Issiah Oyukuluk lies next to dead polar bear in Arctic Bay, Nunavut.
A father in Canada’s far north says he was barely able to keep his tent closed against a polar bear that was trying to break in for food.
“This polar bear nearly killed me and my two boys,” Issiah Oyukuluk said on Facebook after the terrifying encounter Sept. 2.
“It almost went inside our tent but thanks to that dog for waking us up.”
Oyukuluk posted photos of himself lying next to the dead bear on the rocky beach of Arctic Bay, where he and others were camping on the September long weekend.
He said missing a zipper he gripped the tent door closed with his hands, while his dog barked excitedly and another hunter fired warning shots.
“The dog was barking like he never did before,” he said.
“That’s when we woke up and (were) just trying not to make sudden move.”
Issiah Oyukuluk, a dead polar bear, and the dog who saved him.
Oyukuluk thinks the bear was likely attracted by the “maktaa” or whale blubber he had by the tent.
The whole thing was the stuff of nightmares, he added.
“We didn’t sleep for few days straight; my younger one had sleepless night ever since.”
It could have been the third fatal polar bear attack this summer.
Already two other men – one also out on the land with his children – have been killed by polar bears in the Kivalliq region of Nunavut.
Aaron Gibbons, 31, of Arviat died after he put himself between a bear and his family during an outing in early July.
But the number of bears is tightly controlled by the Nunavut government, which says the mammal is a protected species. Something some Inuit resent.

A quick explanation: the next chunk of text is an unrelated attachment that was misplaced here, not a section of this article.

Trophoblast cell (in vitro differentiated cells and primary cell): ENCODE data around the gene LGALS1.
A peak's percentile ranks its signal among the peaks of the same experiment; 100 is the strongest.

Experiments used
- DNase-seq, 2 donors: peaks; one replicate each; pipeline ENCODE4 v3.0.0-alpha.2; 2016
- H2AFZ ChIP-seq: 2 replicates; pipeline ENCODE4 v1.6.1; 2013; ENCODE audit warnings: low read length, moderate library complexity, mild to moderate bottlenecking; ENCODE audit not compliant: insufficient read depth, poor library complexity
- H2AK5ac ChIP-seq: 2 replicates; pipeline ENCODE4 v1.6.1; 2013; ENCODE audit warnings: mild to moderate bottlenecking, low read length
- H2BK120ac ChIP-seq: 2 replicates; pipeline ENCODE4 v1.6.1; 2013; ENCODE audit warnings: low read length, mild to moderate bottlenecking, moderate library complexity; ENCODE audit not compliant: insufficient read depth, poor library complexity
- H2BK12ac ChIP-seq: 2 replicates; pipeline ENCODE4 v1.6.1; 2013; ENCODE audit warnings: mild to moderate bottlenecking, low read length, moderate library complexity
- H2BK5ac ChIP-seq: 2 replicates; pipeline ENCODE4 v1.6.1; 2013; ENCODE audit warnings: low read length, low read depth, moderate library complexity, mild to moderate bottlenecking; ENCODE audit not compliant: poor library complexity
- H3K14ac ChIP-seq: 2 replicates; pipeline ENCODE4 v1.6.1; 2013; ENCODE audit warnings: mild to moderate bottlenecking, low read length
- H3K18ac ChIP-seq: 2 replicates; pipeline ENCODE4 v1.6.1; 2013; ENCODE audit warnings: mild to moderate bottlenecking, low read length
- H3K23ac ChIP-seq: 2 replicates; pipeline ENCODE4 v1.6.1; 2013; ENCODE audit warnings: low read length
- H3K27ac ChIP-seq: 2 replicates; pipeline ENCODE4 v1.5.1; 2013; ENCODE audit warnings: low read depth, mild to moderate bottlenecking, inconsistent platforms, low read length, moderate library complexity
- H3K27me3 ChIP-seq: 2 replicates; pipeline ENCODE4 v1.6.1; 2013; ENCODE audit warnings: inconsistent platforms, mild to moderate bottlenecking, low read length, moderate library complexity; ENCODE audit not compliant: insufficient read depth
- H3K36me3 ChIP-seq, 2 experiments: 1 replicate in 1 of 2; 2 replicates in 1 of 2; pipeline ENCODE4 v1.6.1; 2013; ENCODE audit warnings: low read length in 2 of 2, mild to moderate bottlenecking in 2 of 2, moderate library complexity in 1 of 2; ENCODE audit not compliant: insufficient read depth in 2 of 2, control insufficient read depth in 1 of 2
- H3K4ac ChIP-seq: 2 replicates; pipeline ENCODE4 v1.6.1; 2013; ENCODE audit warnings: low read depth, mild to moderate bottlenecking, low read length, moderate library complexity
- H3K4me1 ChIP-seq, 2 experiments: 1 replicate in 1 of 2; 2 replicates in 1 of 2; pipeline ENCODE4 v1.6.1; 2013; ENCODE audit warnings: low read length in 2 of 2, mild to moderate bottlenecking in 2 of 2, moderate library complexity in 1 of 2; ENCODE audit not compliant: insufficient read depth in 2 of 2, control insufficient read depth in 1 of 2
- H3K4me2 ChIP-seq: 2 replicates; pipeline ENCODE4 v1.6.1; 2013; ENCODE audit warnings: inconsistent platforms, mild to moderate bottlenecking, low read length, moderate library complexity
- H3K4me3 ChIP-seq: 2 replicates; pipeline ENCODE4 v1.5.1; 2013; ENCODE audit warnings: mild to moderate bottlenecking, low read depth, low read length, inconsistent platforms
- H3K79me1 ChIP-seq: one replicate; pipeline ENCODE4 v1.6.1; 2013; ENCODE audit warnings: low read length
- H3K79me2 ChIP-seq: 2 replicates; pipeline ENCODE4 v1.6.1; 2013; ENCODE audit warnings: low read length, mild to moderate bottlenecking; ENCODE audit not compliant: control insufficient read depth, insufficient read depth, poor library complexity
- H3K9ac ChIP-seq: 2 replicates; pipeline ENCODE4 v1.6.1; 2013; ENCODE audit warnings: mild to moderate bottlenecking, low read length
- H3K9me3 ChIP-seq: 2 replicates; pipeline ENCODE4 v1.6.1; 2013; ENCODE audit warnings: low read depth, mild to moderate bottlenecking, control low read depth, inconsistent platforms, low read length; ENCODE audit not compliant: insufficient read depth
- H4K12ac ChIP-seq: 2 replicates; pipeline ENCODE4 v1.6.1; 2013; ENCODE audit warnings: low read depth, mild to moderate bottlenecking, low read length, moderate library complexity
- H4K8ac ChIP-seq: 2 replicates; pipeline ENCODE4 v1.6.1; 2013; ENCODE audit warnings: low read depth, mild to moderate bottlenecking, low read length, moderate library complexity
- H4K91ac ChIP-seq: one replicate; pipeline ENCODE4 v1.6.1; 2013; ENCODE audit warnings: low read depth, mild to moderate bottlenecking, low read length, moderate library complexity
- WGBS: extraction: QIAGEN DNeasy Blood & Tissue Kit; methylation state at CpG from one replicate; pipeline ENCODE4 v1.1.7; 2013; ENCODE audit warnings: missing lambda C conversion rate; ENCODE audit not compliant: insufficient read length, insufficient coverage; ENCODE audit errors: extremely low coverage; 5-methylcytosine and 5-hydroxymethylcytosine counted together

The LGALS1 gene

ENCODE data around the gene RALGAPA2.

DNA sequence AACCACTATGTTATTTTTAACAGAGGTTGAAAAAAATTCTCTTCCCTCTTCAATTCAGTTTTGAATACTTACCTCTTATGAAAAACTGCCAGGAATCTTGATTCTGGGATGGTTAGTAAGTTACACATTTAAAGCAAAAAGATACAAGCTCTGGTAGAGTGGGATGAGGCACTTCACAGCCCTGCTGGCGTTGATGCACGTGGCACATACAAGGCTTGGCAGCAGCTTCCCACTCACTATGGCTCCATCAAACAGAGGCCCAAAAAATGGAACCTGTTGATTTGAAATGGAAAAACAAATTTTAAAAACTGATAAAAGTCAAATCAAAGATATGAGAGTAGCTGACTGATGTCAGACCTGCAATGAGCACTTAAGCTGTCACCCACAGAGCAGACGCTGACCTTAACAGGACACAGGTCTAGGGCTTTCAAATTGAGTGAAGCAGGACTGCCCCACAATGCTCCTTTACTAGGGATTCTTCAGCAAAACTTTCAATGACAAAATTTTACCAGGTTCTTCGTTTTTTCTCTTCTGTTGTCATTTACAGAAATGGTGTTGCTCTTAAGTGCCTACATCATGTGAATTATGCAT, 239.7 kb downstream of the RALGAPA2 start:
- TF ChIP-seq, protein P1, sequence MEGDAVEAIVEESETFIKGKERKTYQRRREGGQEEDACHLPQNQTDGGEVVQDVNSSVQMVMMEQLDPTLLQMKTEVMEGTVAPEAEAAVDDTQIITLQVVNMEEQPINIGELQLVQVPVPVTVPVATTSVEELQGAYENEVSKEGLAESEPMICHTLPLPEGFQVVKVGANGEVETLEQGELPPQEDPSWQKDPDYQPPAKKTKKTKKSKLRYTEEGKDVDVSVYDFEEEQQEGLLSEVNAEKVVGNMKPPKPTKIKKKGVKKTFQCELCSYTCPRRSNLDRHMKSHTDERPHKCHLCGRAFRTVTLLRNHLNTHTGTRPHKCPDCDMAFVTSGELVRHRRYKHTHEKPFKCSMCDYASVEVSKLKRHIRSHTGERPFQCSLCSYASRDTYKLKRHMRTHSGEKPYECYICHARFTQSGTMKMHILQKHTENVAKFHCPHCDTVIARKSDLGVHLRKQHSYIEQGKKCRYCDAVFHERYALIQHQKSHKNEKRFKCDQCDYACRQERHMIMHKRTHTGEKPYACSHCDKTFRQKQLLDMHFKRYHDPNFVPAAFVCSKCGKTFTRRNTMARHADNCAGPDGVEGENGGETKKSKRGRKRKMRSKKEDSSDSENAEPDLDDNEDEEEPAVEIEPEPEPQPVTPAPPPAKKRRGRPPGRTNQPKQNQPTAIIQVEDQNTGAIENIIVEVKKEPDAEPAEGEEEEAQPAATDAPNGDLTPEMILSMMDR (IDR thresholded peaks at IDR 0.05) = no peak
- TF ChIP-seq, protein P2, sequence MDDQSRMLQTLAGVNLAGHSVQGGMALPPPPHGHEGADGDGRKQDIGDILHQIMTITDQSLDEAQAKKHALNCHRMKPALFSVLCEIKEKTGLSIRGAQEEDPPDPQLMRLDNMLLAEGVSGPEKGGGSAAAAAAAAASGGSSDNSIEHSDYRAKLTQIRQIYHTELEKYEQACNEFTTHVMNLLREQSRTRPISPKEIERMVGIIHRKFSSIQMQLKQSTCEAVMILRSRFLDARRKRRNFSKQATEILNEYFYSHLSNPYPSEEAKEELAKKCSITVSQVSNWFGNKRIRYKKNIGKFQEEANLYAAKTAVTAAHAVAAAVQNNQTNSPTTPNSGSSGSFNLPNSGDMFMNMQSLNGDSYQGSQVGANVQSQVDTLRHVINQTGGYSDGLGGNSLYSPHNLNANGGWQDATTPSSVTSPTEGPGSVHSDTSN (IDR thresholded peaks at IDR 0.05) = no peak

“What happens is there’s way too many of them nowadays,” Oyukuluk said on the Facebook page Inuit Hunting Stories of the Day.
“They’re turning to humans to kill because they lost mates and yet our government still thinks their endangered species.”
Other people, who posted on the same thread, agreed.
“Coincidence or what… all of a sudden these polar bears are suddenly attacking. Glad you and your family are okay,” said Gabe Natluitok Nirlungayuk.
“Southerners will now think it’s because of climate change.”
Whatever the reason, people in Nunavut say they are dealing with more bears.
“In my town in Arviat, we try this electric fence,” said Michael Akaralak. “It’s no good. The bear can go inside (after) one shot.”
“There’s been a lot of bears trying to attack,” agreed Amelia Adams.
“They must be hungry and trying to get ready for winter. But in the last couple weeks I notice a lot in all places around Nunavut has been very dangerous!”
Blood on nose of polar bear that was shot dead in Arctic Bay, NU.
On August 25, social media lit up with reports of a polar bear roaming the hamlet of Rankin Inlet, also in the Kivalliq.
Jon Powell said the young female was stalking him as he tended his fishing nets.
As he walked back to town with fresh fish in a tub, he said a neighbour alerted him the bear was coming out of the water behind him.
“It’s a predator, right? So, basically, it was doing its thing,” Powell told the Kivalliq News.
He said his Inuit relatives described it as a nuisance bear that now knew where to steal fish.
“When it became obvious it wasn’t going to stop I shot it twice to bring it down, and I immediately notified Wildlife and the Hunters and Trappers Organization of what happened.”
Powell said wildlife officers then distributed the bear meat to people in the community.
A spokesman for the Nunavut government (GN) says this is the deadliest year for polar bear attacks since 1999.
“The GN is very concerned about bear human conflict and protecting life and property is our highest priority,” said Peter Polanowski of the Department of Environment.
Online, there are special rules for when the animals can be killed, by whom and under what circumstances.
A certain number of bears are allowed to be hunted every year in designated communities and areas of the territory.
Something called an “emergency kill” is permitted to preserve human life, protect a person’s property or prevent starvation.
Meanwhile, Kayla Katokra gave thanks on Facebook that Oyukuluk and his family were safe.
“Thank God, all is good,” she wrote. “Dogs are heroes, too.”